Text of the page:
What is on the horizon for the old Cemex Corp. cement plant, in Davenport? Are there any plans being developed for the site?
The Davenport cement plant ceased operations in 2009 after more than 100 years of existence. The cement plant property is still owned by Cemex Corp, which is headquartered in Monterrey, Mexico.
Last year Cemex sold more than 8,000 acres of its forested property adjacent to the cement plant to a coalition of land trusts who plan to keep that acquisition as open space, and someday hope to provide access to this magnificent piece of property to the public.
Currently, Cemex is going through the process of a Closure Plan with the county’s Environmental Health Department which will ensure that Cemex will remediate any hazardous materials or toxics left on the property.
In 2014, the county’s Planning Department will begin a process to develop a strategy for the potential reuse of the Cemex plant site which will include meetings with the local community in Davenport to seek their input, looking at the constraints of the property, and exploring potential reuse options. The cement plant property is in the coastal zone, so any reuse must be consistent with Coastal Act policies.
It is impossible to predict at this point what exactly may end up on that site—an inclusive community and public process will help inform that decision—but we don’t want Cemex to put a fence around the plant site and watch it rust. Instead, we have an opportunity to look at a variety of options that hopefully will complement the incredible natural beauty of the surroundings and provide a public benefit.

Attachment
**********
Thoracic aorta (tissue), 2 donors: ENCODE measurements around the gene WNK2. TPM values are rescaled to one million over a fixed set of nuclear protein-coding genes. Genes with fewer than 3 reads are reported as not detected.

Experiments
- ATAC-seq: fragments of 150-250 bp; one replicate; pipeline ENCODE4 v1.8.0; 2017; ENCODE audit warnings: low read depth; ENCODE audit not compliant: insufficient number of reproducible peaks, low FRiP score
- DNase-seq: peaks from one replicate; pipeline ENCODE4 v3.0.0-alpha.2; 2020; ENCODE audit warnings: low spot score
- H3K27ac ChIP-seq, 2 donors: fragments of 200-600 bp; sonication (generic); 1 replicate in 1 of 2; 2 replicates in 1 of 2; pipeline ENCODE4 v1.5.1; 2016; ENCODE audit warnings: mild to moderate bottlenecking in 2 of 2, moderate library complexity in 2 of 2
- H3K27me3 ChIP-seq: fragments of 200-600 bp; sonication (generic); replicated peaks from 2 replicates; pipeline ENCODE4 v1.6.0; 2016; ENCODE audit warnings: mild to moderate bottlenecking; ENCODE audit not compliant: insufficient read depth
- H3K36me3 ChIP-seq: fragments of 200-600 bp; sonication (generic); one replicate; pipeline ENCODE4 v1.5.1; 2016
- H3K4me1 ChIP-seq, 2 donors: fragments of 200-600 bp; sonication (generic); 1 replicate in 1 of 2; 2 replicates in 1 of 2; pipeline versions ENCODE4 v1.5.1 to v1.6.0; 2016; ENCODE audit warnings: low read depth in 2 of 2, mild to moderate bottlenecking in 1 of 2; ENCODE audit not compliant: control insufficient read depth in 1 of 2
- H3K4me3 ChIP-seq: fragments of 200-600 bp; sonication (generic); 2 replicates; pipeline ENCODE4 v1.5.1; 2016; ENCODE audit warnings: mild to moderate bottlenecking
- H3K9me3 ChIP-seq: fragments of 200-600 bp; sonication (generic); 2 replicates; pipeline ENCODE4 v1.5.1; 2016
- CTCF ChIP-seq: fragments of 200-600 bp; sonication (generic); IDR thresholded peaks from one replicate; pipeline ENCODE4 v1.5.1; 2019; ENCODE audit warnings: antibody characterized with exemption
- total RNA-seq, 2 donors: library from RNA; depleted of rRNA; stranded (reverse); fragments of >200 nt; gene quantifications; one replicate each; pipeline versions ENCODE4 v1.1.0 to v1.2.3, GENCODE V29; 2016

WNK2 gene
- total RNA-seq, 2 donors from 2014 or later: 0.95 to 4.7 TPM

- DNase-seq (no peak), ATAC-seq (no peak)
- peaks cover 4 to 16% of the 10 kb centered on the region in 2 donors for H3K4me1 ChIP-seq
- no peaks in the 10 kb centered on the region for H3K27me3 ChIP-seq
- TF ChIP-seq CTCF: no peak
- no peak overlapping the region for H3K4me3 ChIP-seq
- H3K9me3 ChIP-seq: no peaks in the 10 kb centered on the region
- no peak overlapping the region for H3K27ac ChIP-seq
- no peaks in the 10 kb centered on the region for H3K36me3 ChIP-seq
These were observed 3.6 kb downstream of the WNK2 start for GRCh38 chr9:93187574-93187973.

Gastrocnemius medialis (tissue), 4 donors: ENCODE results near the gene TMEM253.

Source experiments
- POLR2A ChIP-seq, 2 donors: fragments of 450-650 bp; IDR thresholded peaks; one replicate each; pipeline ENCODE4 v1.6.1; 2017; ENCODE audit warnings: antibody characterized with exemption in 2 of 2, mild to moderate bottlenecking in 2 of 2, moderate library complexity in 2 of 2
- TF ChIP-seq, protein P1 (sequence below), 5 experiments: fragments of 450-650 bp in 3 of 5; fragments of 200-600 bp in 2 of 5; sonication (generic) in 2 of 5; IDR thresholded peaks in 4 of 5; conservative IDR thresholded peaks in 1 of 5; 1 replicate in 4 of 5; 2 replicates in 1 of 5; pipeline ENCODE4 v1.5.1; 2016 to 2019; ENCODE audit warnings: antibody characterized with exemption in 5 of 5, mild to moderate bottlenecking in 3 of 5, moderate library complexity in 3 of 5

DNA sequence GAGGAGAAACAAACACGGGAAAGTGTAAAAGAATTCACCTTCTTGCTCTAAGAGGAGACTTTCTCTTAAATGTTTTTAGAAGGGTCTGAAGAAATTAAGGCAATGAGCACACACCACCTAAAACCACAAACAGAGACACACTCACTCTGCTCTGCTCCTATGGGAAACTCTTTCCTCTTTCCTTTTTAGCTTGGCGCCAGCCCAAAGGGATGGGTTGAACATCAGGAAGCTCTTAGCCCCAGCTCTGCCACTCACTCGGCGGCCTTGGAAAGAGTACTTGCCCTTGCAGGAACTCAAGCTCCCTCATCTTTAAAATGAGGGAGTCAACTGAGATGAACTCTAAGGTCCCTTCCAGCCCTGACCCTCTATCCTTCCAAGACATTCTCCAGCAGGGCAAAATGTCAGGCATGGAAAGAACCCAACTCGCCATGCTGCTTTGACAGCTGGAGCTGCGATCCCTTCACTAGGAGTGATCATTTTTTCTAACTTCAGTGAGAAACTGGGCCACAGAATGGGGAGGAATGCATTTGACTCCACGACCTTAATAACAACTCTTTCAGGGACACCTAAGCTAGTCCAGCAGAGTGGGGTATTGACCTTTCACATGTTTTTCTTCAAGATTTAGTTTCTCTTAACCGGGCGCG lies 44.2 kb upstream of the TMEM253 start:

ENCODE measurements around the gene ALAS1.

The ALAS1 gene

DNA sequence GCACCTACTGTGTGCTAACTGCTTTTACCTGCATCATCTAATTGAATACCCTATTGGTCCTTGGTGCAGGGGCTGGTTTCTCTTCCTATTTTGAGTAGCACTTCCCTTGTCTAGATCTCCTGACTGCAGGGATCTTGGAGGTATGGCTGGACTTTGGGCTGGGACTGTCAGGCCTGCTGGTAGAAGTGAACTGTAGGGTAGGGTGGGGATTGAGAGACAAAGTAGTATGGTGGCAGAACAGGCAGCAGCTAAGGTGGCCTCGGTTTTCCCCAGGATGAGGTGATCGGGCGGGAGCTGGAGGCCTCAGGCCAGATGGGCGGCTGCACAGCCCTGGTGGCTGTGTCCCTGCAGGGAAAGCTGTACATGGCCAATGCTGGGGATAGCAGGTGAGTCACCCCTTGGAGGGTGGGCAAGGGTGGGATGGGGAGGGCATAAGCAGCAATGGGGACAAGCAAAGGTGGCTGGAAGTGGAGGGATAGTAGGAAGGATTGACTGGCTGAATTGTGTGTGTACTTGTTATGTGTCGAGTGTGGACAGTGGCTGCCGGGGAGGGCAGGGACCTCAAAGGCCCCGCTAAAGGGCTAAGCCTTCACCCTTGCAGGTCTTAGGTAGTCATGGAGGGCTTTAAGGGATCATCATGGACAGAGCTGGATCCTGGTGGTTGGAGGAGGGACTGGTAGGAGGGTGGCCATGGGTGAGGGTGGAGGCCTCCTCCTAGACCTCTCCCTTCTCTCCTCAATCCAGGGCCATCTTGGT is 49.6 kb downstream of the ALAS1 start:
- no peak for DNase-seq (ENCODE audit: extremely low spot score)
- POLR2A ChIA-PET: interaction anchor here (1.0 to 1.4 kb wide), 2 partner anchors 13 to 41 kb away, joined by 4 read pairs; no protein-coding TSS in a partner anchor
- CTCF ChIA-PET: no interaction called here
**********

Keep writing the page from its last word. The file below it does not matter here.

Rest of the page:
Is there progress toward construction of the rail trail?
Yes. Last year the Santa Cruz County Regional Transportation Commission (RTC) purchased the rail right-of-way, which extends from Davenport to Watsonville. The rail trail will be a bicycle/pedestrian trail along the rail line.
I share the community’s eagerness to begin construction of the rail trail. Approximately $5.3 million in rail trail construction funding is available and several local jurisdictions have applied for funding in order to construct portions of the trail.
The City of Santa Cruz is seeking funding for a segment of the trail that begins at Natural Bridges State Beach and ends at the Santa Cruz Beach Boardwalk. This section of the trail will serve a broad spectrum of the community and I think it is a very strong proposal.
On Dec. 5, the RTC is expected to vote on which trail segments to fund. Meanwhile, the RTC will continue to pursue more rail trail construction funding so that additional segments of the rail trail can be built.
The 2013 Santa Cruz County Homeless Census and Survey, which was released in October, shows an up tick in homelessness locally. What was your reaction to the report’s findings?
I found the results of the Homeless Census and Survey extremely disappointing and frustrating. The county has funded a number of programs over the years in an effort to reduce homelessness in our community. Recently we have supported the 180/180 program, which has successfully provided permanent housing for the most vulnerable homeless.
Obviously, though, we are not succeeding very well. One reason for this is that the economy, both nationally and locally, is still struggling and this is particularly destructive for those at the lower end of the income scale. In addition, the availability of lower priced housing in our community is extremely limited. With a limited supply of decently paying jobs and the high cost of housing, it isn’t too surprising that even long-time local residents can find themselves unable to afford to live here in permanent housing.
We need additional assistance from the state and federal governments to significantly decrease homelessness.
I will work to allocate our limited resources to the most effective programs in order to assist those members of our community who need it most.